As a returning student, I pretty much kept my head down in my first year. I didn’t go out of my way to make friends. And then it all kind of changed when I took a summer class. I sat next to the two co-presidents of a club called Oikos Edmonton, which focuses on corporate sustainability. I thought this couldn’t have happened by accident—what are the chances? When they asked me to join, I was really nervous to get involved because I was working part time, I had a small child, and I don’t like committing to things and letting people down. So I offered to volunteer at all of their events instead. And then I started talking to people and connecting with them about what the club was doing. It was because of this that Erikk Opinio, one of the Oikos co-presidents, created the brand ambassador position for me.
I’m most proud of helping to grow the club’s membership and engage other students. Oikos started with six members in September 2016 and now we’re over 30. Not only does that help the club, but it has an impact on the way we can educate people about making ethical or more environmentally conscious choices.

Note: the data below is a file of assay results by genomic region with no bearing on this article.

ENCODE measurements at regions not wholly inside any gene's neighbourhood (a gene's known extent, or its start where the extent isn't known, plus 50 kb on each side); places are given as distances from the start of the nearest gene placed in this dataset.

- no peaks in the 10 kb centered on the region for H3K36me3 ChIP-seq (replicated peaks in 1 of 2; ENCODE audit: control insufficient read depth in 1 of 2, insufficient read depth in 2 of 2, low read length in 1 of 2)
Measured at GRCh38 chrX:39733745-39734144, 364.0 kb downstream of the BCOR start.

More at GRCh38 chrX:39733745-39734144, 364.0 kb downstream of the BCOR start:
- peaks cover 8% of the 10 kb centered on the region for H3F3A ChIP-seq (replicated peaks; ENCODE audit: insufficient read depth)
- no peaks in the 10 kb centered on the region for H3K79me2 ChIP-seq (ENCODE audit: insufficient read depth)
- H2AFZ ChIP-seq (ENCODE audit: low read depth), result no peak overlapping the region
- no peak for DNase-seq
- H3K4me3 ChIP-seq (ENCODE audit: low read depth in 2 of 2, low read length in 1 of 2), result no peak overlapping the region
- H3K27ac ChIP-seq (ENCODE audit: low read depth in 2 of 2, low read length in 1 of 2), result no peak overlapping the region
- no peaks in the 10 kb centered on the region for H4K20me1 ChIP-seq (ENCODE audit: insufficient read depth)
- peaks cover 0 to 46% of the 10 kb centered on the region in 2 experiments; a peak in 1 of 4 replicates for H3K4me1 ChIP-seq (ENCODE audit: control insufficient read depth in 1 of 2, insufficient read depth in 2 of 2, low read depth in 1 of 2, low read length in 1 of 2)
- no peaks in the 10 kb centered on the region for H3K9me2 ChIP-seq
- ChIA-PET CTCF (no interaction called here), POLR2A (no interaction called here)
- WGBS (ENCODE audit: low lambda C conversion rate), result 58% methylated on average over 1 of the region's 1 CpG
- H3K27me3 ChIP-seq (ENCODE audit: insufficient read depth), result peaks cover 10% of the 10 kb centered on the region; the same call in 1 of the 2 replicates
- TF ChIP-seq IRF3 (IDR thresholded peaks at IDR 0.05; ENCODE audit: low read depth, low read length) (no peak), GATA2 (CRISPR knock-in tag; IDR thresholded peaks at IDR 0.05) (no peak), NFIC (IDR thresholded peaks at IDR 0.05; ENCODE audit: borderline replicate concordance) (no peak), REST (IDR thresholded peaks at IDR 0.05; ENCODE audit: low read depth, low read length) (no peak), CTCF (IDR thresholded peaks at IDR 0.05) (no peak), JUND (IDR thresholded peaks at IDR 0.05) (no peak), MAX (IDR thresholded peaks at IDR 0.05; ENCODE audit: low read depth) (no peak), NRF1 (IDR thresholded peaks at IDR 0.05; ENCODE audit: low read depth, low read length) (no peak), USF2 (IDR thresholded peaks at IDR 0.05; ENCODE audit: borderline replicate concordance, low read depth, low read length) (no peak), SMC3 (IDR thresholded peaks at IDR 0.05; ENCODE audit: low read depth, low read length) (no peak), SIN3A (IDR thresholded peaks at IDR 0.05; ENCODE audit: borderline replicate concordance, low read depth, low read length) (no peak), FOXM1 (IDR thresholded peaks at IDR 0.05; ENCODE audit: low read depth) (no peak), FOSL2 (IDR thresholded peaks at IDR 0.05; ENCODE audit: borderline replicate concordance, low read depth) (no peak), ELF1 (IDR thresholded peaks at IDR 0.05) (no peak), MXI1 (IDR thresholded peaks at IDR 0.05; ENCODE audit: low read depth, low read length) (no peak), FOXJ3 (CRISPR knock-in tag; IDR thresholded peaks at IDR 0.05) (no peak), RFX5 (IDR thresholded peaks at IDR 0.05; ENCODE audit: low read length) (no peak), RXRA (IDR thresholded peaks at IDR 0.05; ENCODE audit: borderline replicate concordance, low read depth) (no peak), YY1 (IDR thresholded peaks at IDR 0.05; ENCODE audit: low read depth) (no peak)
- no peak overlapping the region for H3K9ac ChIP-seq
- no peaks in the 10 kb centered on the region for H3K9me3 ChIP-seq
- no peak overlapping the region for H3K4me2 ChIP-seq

Although I knew I wanted to pursue a commerce degree right out of high school, I wasn’t entirely sure what sort of journey I would go on to get one. I came to MacEwan the summer after I graduated, and over the course of my first two years, I didn’t do as well as I had hoped academically. Going into my third year, I just told myself that I had to try harder in order to get through everything, and once I started to get into classes that revolved around my major, things got a lot more interesting and easier for me. In my fourth year, I ended up taking on six courses per semester to catch up on things, and with some dedication and hard work, I ended up getting my name on the Dean's List. I just needed to get over the psychological hurdle that was in my mind, and I needed to tell myself that these classes were more than just listening to a lecture or doing well on exams. They were an opportunity for me to take in the knowledge that was presented in front of me, and apply those business concepts to the real world.